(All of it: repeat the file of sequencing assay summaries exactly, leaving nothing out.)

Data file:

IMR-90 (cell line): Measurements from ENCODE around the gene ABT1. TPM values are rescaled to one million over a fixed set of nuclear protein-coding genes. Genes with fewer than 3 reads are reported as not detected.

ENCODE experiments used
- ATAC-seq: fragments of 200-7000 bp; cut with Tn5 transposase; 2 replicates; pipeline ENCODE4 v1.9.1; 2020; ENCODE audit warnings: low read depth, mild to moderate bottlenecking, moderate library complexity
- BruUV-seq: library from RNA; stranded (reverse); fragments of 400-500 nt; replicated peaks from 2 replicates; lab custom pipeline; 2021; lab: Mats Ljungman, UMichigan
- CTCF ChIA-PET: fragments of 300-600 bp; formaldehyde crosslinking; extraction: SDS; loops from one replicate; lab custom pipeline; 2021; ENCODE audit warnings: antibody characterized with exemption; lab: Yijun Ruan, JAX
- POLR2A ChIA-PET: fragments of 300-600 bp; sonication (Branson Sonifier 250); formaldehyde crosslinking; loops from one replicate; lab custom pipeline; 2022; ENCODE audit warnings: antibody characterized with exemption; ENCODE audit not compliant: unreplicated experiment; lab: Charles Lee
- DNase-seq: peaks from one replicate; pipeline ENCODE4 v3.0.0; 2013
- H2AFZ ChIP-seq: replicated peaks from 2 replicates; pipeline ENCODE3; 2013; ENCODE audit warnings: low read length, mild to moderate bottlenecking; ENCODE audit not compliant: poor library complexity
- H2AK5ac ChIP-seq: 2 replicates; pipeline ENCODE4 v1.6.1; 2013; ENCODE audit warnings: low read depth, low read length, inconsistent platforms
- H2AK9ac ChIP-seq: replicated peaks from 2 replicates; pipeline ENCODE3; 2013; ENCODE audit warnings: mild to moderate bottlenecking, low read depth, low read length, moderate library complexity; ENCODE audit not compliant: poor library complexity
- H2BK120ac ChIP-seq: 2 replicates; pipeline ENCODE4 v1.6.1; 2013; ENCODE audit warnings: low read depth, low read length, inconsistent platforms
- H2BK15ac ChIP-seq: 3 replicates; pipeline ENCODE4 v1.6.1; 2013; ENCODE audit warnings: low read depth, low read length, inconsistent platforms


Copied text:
IMR-90 (cell line): Measurements from ENCODE around the gene ABT1. TPM values are rescaled to one million over a fixed set of nuclear protein-coding genes. Genes with fewer than 3 reads are reported as not detected.

ENCODE experiments used
- ATAC-seq: fragments of 200-7000 bp; cut with Tn5 transposase; 2 replicates; pipeline ENCODE4 v1.9.1; 2020; ENCODE audit warnings: low read depth, mild to moderate bottlenecking, moderate library complexity
- BruUV-seq: library from RNA; stranded (reverse); fragments of 400-500 nt; replicated peaks from 2 replicates; lab custom pipeline; 2021; lab: Mats Ljungman, UMichigan
- CTCF ChIA-PET: fragments of 300-600 bp; formaldehyde crosslinking; extraction: SDS; loops from one replicate; lab custom pipeline; 2021; ENCODE audit warnings: antibody characterized with exemption; lab: Yijun Ruan, JAX
- POLR2A ChIA-PET: fragments of 300-600 bp; sonication (Branson Sonifier 250); formaldehyde crosslinking; loops from one replicate; lab custom pipeline; 2022; ENCODE audit warnings: antibody characterized with exemption; ENCODE audit not compliant: unreplicated experiment; lab: Charles Lee
- DNase-seq: peaks from one replicate; pipeline ENCODE4 v3.0.0; 2013
- H2AFZ ChIP-seq: replicated peaks from 2 replicates; pipeline ENCODE3; 2013; ENCODE audit warnings: low read length, mild to moderate bottlenecking; ENCODE audit not compliant: poor library complexity
- H2AK5ac ChIP-seq: 2 replicates; pipeline ENCODE4 v1.6.1; 2013; ENCODE audit warnings: low read depth, low read length, inconsistent platforms
- H2AK9ac ChIP-seq: replicated peaks from 2 replicates; pipeline ENCODE3; 2013; ENCODE audit warnings: mild to moderate bottlenecking, low read depth, low read length, moderate library complexity; ENCODE audit not compliant: poor library complexity
- H2BK120ac ChIP-seq: 2 replicates; pipeline ENCODE4 v1.6.1; 2013; ENCODE audit warnings: low read depth, low read length, inconsistent platforms
- H2BK15ac ChIP-seq: 3 replicates; pipeline ENCODE4 v1.6.1; 2013; ENCODE audit warnings: low read depth, low read length, inconsistent platforms